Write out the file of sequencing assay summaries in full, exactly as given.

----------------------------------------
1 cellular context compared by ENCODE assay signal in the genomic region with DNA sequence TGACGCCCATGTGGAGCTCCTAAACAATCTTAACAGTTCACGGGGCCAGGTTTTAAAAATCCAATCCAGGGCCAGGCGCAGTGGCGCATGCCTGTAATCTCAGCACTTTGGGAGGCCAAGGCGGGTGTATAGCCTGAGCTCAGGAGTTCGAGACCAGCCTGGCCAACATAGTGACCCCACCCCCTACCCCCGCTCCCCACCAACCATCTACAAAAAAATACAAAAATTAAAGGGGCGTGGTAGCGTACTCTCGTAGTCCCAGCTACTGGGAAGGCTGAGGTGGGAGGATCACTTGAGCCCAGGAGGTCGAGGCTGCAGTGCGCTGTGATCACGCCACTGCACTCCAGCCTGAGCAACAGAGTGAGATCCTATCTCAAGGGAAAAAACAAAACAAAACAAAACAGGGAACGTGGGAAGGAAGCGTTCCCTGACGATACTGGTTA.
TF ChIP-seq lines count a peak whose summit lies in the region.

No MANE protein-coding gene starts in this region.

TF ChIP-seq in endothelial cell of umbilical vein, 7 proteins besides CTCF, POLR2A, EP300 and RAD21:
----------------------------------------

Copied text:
1 cellular context compared by ENCODE assay signal in the genomic region with DNA sequence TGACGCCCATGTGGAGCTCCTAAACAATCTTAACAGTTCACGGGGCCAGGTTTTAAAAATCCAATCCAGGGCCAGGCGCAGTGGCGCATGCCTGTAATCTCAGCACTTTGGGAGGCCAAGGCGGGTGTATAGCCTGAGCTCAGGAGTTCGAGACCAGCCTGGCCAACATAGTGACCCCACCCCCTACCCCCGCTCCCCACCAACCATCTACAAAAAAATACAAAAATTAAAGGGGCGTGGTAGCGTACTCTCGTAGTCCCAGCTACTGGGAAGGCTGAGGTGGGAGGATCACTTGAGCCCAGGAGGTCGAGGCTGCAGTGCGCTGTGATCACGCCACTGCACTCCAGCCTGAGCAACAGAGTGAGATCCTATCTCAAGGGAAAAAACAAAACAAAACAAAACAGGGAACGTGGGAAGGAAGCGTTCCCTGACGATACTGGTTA.
TF ChIP-seq lines count a peak whose summit lies in the region.

No MANE protein-coding gene starts in this region.

TF ChIP-seq in endothelial cell of umbilical vein, 7 proteins besides CTCF, POLR2A, EP300 and RAD21: